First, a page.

As a relationship expert with a Ph.D. in clinical psychology, I’ve heard many concerns expressed by exasperated clients, often 20-somethings and 30-somethings who are evaluating whether they are in the ‘right relationship’ with a partner.
I’ve also heard comments like these from clients who have been married for decades:
- I don’t like the way he talks to his mother.
- His apartment is a mess. You should see it!
- She’s not as interested in physical intimacy as I am.
- It seems like she gossips a lot.
- She drinks too much.
- He’s not religious enough.
- She doesn’t seem very ambitious.
- He’s a sloppy dresser.
- He seems to have a quick temper.
- She shuts down and freezes me out when she’s upset.
When I hear these concerns, I almost always try to steer him or her away from the concern itself, and more in the direction of a far more valuable question:
How would your partner respond if you brought this concern up directly with him or her?
I ask my clients the question above because I know that having an issue like any of those listed can spell trouble in a relationship. And I also know that wherever that issue appears, there also might exist many other problems.
Being partnered with someone for a lifetime is a guarantee that as a couple you will face many such problems.
So, the problem itself is less important than the ability of the couple to work through it.
Clinical psychologist John Gottman found, in a now-famous 2002 longitudinal study aimed at predicting when a couple will divorce, that contempt is a common by-product of a lack of relationship skills.
He also found that contempt is the strongest predictor that a couple will divorce.
To find out if you’re in the right relationship, ask (and answer) these five questions:
1. Can you each manage your anger sufficiently to talk about a difficult problem while maintaining care toward each other?
Try to hold important conversations when you’re between fights.
2. Can you listen to each other’s concerns and control your defensiveness?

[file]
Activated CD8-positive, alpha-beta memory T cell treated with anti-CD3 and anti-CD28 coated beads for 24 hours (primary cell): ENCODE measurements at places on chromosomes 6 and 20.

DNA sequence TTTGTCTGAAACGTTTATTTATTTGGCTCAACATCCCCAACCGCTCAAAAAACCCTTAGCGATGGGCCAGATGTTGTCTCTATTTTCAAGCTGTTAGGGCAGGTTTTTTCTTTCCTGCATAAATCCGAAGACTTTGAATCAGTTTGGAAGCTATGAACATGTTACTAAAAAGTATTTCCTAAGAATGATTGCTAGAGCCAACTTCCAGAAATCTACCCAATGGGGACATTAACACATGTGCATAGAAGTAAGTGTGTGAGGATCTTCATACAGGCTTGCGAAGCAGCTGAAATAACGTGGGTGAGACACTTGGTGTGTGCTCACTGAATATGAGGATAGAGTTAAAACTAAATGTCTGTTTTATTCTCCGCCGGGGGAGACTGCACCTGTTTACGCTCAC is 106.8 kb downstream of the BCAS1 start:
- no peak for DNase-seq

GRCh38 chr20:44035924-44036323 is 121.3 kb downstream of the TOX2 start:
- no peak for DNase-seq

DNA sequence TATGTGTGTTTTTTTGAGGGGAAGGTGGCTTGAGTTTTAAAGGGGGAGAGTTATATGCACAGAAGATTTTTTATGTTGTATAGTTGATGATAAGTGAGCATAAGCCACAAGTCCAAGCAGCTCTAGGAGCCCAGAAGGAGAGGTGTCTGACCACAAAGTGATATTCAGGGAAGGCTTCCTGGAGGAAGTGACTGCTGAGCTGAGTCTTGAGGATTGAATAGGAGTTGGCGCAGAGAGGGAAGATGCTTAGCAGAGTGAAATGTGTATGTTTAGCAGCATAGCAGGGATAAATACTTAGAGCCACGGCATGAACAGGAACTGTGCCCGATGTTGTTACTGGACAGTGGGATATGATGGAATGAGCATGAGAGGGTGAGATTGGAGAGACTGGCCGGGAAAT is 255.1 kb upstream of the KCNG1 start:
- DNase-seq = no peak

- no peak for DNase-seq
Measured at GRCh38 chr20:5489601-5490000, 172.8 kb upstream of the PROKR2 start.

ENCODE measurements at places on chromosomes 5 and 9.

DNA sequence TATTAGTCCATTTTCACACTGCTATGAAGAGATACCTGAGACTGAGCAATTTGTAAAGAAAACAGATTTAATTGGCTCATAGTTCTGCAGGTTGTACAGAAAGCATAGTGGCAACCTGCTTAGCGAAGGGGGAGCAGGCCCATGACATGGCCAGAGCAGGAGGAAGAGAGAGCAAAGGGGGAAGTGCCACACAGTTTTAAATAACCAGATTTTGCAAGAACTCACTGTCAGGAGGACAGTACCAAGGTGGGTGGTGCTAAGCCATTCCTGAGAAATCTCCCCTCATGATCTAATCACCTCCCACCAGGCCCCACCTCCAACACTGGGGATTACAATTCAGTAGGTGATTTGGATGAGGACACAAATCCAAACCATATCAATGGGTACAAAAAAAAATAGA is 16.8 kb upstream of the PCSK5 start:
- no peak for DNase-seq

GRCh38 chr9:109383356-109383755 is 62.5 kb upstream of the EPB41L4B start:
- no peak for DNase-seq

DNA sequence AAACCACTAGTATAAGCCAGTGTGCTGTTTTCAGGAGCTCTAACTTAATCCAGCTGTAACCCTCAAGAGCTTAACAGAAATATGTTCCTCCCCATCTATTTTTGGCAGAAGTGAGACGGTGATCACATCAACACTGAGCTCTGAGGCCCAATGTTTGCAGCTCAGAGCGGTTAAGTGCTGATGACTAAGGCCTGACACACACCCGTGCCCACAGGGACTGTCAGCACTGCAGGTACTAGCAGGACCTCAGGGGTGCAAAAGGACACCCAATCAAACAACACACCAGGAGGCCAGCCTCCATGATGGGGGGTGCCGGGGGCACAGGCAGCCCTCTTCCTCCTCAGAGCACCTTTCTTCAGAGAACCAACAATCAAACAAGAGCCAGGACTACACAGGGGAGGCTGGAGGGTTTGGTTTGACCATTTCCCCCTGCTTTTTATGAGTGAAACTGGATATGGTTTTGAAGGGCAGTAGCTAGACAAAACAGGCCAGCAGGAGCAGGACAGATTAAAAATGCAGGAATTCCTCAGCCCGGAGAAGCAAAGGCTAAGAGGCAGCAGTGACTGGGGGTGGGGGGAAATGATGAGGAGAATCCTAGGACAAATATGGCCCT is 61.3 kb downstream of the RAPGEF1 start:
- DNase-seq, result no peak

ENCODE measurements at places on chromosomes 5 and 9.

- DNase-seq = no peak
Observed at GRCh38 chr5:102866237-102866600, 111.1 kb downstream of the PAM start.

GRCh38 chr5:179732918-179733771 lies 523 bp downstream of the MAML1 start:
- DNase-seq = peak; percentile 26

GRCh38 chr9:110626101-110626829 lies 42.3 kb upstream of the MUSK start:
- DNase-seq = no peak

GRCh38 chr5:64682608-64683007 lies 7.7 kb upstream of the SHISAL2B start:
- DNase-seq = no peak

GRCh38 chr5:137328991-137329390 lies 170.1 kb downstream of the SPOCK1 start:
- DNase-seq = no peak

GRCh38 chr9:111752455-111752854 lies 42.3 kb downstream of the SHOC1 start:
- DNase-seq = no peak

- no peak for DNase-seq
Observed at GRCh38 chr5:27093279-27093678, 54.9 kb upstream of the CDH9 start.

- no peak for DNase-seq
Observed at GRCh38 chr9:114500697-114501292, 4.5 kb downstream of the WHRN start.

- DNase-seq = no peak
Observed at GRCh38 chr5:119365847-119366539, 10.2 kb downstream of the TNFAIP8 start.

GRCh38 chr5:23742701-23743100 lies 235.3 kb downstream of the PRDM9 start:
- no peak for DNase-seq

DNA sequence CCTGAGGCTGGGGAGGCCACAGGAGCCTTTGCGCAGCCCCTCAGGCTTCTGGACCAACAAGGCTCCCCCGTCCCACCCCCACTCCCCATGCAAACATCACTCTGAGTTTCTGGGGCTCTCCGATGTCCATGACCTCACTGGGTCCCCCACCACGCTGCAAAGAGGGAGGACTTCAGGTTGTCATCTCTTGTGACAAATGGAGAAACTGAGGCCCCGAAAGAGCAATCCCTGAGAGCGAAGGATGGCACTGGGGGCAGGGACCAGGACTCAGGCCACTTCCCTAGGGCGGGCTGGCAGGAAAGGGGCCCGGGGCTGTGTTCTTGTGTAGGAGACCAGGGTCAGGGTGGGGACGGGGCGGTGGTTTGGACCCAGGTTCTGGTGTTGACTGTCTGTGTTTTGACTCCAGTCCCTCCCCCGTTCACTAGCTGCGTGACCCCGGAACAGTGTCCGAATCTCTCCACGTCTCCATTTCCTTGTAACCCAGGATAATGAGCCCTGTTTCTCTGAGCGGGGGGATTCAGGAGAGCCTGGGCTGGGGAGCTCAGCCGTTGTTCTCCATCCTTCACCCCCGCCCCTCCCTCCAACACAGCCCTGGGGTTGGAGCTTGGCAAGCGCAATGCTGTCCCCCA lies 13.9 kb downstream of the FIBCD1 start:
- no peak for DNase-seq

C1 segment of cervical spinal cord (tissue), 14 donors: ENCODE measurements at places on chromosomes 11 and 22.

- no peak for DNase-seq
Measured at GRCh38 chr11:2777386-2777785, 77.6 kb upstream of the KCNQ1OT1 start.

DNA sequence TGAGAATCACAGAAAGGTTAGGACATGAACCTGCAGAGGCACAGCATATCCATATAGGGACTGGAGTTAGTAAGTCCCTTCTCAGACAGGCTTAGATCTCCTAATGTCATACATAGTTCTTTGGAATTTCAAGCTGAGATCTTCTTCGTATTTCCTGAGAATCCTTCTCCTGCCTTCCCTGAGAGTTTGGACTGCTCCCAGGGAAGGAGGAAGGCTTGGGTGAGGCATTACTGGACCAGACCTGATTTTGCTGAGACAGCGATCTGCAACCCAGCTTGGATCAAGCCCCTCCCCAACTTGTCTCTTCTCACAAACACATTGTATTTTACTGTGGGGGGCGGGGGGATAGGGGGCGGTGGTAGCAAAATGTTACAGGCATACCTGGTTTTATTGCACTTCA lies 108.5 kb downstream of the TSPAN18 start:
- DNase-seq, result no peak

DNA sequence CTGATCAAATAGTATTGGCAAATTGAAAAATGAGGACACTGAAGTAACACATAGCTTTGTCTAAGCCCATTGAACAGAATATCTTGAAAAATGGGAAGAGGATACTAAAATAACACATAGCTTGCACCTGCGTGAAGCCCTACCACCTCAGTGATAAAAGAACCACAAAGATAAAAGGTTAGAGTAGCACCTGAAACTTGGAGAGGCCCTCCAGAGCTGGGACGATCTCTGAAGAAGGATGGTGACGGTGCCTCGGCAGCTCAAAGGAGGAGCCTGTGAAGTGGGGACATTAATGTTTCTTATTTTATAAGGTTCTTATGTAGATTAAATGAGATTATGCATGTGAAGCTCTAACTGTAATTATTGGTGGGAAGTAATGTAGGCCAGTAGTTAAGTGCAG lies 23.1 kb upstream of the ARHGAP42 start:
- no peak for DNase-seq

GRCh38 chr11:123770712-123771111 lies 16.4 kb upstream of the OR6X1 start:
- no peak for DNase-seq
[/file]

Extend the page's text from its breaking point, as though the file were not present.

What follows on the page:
Think about your response for at least 10 seconds before saying a word.
Make sure what you say is constructive and moves the conversation forward.
3. Are you both willing to face difficulties and change yourselves in order to sustain the relationship?
Nobody is perfect, and you have to be willing to admit you don’t understand something to learn anything new.
4. Do you each tell the other when you’re upset or need something in the relationship to be improved?
Practice radical transparency without assigning a motive to your partner’s emotions.
5. If your answer to any of the above questions is ‘no,’ would you each be willing to learn these things?
This is, after all, the purpose of this exercise. Do you want to stay in this relationship or not?
What it means if you answer ‘no’
If you cannot answer the questions above with any degree of confidence, then you are not ready to make a lifetime commitment to this person. Consider giving the relationship more time and addressing some more concerns with your partner to see if he or she gets better at it.
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Consider seeing a couples therapist if you need to.
If you’re married and you have some “no” answers, it doesn’t mean it has to be the end. As long as you’re both willing to learn the necessary emotional skills, your marriage can become everything you always wanted it to be.
Everyone has annoying habits, shortcomings, and flaws. Every relationship has issues. Some people never had the chance to learn the complex emotional and interpersonal skills that it takes to have a resilient, lasting relationship.
That doesn’t make them any less lovable. At least not if they are willing to learn the skills.
Jonice Webb has a Ph.D. in clinical psychology and specializes in childhood emotional neglect. She is the author of the book Running On Empty: Overcome Your Childhood Emotional Neglect. She shares more resources on her website.